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RE: ANN: WebDataCommons.org - Offering 3.2 billion quads current RDFa, Microdata and Miroformat data extracted from 65.4 million websites

From: Jim Rhyne <jrhyne@thematix.com>
Date: Mon, 26 Mar 2012 09:11:45 -0700
To: "'Tom Morris'" <tfmorris@gmail.com>, "'Martin Hepp'" <martin.hepp@ebusiness-unibw.org>
Cc: "'Chris Bizer'" <chris@bizer.de>, <public-vocabs@w3.org>
Message-ID: <014501cd0b6b$252fd3b0$6f8f7b10$@com>
Martin's points were that:
a) the sampling procedure used to establish the corpus is not well defined;
b) the results seem to show some bias.

This is helpful feedback to WebDataCommons.

Some data beats no data only when you know the characteristics of the "some
data".

Jim

-----Original Message-----
From: Tom Morris [mailto:tfmorris@gmail.com] 
Sent: Monday, March 26, 2012 8:45 AM
To: Martin Hepp
Cc: Chris Bizer; public-vocabs@w3.org
Subject: Re: ANN: WebDataCommons.org - Offering 3.2 billion quads current
RDFa, Microdata and Miroformat data extracted from 65.4 million websites

On Mon, Mar 26, 2012 at 10:11 AM, Martin Hepp
<martin.hepp@ebusiness-unibw.org> wrote:
> Dear Chris, all:
>
> Thanks for your hard work on this, and it surely gives some input for
further research.
>
> I want to stress, though, that the absolute numbers found are NOT
representative for the Web as a whole, likely because of the limited
coverage of the CommonCrawl corpus.
>
> Just a simple example: The RDFa extractor details page
>
> http://s3.amazonaws.com/webdatacommons-2/stats/top_classes_for_extract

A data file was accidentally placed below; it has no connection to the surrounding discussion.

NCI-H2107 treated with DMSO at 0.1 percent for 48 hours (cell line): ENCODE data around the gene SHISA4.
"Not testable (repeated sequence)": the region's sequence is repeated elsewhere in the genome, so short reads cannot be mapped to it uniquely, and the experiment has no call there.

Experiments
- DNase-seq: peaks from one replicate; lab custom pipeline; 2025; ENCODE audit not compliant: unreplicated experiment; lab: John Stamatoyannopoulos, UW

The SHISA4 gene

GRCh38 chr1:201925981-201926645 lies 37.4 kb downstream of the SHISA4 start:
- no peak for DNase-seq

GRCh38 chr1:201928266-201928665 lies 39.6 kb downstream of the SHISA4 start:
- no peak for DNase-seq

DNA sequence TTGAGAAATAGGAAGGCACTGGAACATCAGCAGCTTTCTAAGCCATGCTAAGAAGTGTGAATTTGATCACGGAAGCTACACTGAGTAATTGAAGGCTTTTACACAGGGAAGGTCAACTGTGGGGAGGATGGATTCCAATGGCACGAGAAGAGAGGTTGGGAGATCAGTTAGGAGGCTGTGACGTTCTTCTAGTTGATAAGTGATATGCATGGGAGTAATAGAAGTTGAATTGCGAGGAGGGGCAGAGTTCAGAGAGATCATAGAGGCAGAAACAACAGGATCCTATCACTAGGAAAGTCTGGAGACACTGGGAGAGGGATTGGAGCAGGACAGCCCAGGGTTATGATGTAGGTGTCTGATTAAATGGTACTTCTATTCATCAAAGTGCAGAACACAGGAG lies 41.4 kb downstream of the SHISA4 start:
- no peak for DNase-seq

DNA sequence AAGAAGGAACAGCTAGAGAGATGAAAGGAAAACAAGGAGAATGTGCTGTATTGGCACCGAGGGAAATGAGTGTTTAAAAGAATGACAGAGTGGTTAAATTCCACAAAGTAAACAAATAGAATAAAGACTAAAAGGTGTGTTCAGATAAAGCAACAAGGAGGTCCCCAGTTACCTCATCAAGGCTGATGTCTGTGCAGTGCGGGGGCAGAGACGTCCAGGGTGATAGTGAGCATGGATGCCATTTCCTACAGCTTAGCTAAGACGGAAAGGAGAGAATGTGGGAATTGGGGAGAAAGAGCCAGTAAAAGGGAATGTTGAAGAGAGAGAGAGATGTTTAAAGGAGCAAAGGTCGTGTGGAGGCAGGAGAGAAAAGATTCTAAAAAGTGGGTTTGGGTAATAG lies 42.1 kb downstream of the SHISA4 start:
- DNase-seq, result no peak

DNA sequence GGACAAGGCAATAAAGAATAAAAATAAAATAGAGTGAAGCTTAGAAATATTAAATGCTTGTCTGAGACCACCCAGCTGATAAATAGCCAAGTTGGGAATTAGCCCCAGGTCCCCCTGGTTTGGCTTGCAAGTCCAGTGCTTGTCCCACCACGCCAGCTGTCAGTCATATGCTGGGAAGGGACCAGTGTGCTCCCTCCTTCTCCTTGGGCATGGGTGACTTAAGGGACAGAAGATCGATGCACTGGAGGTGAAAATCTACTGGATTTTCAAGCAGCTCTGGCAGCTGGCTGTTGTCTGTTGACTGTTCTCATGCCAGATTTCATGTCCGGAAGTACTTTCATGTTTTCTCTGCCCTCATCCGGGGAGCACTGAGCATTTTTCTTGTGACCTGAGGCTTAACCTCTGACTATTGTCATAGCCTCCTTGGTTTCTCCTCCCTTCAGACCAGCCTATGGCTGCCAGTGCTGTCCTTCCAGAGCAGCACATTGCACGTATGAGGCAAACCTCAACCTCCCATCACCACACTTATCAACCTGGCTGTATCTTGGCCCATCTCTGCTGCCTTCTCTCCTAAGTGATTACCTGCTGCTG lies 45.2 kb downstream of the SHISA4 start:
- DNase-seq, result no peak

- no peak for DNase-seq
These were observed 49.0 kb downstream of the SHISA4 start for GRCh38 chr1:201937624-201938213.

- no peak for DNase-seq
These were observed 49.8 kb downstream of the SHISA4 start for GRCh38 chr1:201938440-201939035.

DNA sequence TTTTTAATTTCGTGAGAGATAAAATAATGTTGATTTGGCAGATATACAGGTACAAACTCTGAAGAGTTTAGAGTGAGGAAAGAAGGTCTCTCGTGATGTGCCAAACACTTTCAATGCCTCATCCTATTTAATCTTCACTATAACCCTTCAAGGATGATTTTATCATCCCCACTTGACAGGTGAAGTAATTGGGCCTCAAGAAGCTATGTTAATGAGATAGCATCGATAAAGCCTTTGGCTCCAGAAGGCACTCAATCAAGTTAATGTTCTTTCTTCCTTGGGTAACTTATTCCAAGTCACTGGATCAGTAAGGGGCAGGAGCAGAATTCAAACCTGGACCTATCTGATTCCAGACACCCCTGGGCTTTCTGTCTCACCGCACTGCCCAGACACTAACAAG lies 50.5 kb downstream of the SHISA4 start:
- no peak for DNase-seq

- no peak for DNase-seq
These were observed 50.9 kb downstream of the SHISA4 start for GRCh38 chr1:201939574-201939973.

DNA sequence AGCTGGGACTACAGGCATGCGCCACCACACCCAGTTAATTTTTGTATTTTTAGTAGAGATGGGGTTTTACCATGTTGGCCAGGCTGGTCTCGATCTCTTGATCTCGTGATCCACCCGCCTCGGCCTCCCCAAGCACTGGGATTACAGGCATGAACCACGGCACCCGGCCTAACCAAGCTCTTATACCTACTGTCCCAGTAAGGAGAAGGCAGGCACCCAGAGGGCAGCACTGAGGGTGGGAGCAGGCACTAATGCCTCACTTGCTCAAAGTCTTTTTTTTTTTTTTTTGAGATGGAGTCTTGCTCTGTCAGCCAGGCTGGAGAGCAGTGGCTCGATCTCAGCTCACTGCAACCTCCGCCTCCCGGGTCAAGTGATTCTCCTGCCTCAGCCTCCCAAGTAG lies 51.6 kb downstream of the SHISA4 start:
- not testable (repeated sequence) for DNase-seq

> or_html-rdfa.html
>
> says the extractors found 23,825 Entities of gr:Offering.
>
> In comparison, the few sites listed at
>
> http://wiki.goodrelations-vocabulary.org/Datasets
>
> alone account for ca. 25,000,000 entities of that type, so obviously 1000
times more.
>
> I am not criticizing your valuable work, I only want to prevent people to
draw incorrect conclusions from the preliminary data, because the crawl does
not seem to be a *representative* or anywhere near *complete* corpus. So do
not not take the numbers for truth without any appropriate corrections for
bias in the sample.
>

Just to be clear, are you claiming that that wiki listing of specifically
targeted data sets is *more representative* of the totality of the web?

I know that CommonCrawl never claimed to be a *complete* corpus and
certainly all samples have bias, but, if anything, I'd thought that a
targeted curated list would have *more bias* than a (semi-?)random automated
web crawl.

It seems strange to criticize a sample by saying that it didn't find all of
the entities of a certain type.  One would never expect a sample to do that.
If it found .1% of the GR entities while sample .2% of the web, then there's
a 50% undercount in the biased sample, but saying it missed 99.9% of the
entities ignores the nature of sampling.

I'd certainly be interested in numbers from the entire web (or a completely
unbiased sample), so if you've got those, feel free to share.

Tom

p.s. a hearty thank to Chris' team for doing the work and sharing the data.
Some data beats no data every time.
Received on Monday, 26 March 2012 16:12:28 GMT

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